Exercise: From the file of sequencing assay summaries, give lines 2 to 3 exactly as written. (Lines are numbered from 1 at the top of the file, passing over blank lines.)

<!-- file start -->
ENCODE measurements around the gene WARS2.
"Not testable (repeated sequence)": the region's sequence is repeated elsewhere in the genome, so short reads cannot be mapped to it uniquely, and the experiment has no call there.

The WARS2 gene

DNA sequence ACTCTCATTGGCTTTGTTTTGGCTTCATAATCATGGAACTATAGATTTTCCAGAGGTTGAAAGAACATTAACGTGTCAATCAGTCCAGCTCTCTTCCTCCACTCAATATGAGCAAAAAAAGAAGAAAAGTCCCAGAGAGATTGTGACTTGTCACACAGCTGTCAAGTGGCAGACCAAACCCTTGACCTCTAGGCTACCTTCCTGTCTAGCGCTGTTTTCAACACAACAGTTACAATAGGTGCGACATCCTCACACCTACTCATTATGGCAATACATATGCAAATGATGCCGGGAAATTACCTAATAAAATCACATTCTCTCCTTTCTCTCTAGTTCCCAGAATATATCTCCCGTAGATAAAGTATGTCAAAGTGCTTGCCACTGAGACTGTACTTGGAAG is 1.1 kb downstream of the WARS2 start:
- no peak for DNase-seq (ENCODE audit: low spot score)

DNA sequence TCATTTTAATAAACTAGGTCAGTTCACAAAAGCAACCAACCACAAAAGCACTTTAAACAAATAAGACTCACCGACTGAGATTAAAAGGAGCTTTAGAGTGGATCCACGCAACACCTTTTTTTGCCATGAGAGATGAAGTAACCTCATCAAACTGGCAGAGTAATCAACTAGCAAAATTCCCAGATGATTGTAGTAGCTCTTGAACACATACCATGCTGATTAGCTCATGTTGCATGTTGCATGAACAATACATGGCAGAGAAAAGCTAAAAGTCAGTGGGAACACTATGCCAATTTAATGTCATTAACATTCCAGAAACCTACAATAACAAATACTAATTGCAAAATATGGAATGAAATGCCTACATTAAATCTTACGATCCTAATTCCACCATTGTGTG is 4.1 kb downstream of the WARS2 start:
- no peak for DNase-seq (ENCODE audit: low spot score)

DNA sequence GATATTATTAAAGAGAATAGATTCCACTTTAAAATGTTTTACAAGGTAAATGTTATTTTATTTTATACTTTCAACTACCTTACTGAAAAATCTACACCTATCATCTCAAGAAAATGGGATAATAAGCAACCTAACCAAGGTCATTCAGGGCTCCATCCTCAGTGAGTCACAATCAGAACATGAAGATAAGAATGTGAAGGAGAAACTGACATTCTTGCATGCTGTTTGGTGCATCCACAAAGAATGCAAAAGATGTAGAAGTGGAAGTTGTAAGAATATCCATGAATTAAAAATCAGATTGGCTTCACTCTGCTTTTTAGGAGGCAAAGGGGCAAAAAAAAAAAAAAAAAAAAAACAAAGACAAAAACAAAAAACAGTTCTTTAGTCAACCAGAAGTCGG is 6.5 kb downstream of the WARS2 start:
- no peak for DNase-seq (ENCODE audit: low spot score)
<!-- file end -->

"Not testable (repeated sequence)": the region's sequence is repeated elsewhere in the genome, so short reads cannot be mapped to it uniquely, and the experiment has no call there.

The WARS2 gene